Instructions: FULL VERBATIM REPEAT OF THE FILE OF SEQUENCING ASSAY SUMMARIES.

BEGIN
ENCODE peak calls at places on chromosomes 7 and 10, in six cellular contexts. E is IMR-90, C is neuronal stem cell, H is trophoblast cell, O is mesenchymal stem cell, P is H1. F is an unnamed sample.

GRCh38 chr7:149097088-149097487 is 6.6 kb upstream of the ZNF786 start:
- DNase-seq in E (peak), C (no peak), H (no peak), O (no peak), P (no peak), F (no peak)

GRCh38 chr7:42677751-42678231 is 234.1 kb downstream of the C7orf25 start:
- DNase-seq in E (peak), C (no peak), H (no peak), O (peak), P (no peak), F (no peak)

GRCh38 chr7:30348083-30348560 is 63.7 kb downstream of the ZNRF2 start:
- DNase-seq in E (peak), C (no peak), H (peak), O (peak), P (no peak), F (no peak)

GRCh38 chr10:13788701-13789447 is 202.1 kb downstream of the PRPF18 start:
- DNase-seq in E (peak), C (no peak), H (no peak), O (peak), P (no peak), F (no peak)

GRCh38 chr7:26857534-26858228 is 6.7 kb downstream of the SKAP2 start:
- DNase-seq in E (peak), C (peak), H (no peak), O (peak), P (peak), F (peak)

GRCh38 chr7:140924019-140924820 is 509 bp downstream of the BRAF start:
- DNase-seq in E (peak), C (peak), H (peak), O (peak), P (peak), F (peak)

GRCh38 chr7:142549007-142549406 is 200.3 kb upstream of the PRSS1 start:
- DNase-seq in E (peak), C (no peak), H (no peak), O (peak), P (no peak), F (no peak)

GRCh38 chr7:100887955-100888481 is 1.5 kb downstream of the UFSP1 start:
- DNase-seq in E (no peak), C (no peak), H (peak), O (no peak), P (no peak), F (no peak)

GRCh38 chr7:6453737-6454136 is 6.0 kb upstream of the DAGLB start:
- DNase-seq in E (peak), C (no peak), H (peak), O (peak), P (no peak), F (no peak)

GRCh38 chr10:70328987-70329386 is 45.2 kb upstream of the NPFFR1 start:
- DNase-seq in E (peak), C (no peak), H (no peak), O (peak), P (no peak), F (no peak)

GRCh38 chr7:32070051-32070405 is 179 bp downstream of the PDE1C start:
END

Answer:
ENCODE peak calls at places on chromosomes 7 and 10, in six cellular contexts. E is IMR-90, C is neuronal stem cell, H is trophoblast cell, O is mesenchymal stem cell, P is H1. F is an unnamed sample.

GRCh38 chr7:149097088-149097487 is 6.6 kb upstream of the ZNF786 start:
- DNase-seq in E (peak), C (no peak), H (no peak), O (no peak), P (no peak), F (no peak)

GRCh38 chr7:42677751-42678231 is 234.1 kb downstream of the C7orf25 start:
- DNase-seq in E (peak), C (no peak), H (no peak), O (peak), P (no peak), F (no peak)

GRCh38 chr7:30348083-30348560 is 63.7 kb downstream of the ZNRF2 start:
- DNase-seq in E (peak), C (no peak), H (peak), O (peak), P (no peak), F (no peak)

GRCh38 chr10:13788701-13789447 is 202.1 kb downstream of the PRPF18 start:
- DNase-seq in E (peak), C (no peak), H (no peak), O (peak), P (no peak), F (no peak)

GRCh38 chr7:26857534-26858228 is 6.7 kb downstream of the SKAP2 start:
- DNase-seq in E (peak), C (peak), H (no peak), O (peak), P (peak), F (peak)

GRCh38 chr7:140924019-140924820 is 509 bp downstream of the BRAF start:
- DNase-seq in E (peak), C (peak), H (peak), O (peak), P (peak), F (peak)

GRCh38 chr7:142549007-142549406 is 200.3 kb upstream of the PRSS1 start:
- DNase-seq in E (peak), C (no peak), H (no peak), O (peak), P (no peak), F (no peak)

GRCh38 chr7:100887955-100888481 is 1.5 kb downstream of the UFSP1 start:
- DNase-seq in E (no peak), C (no peak), H (peak), O (no peak), P (no peak), F (no peak)

GRCh38 chr7:6453737-6454136 is 6.0 kb upstream of the DAGLB start:
- DNase-seq in E (peak), C (no peak), H (peak), O (peak), P (no peak), F (no peak)

GRCh38 chr10:70328987-70329386 is 45.2 kb upstream of the NPFFR1 start:
- DNase-seq in E (peak), C (no peak), H (no peak), O (peak), P (no peak), F (no peak)

GRCh38 chr7:32070051-32070405 is 179 bp downstream of the PDE1C start: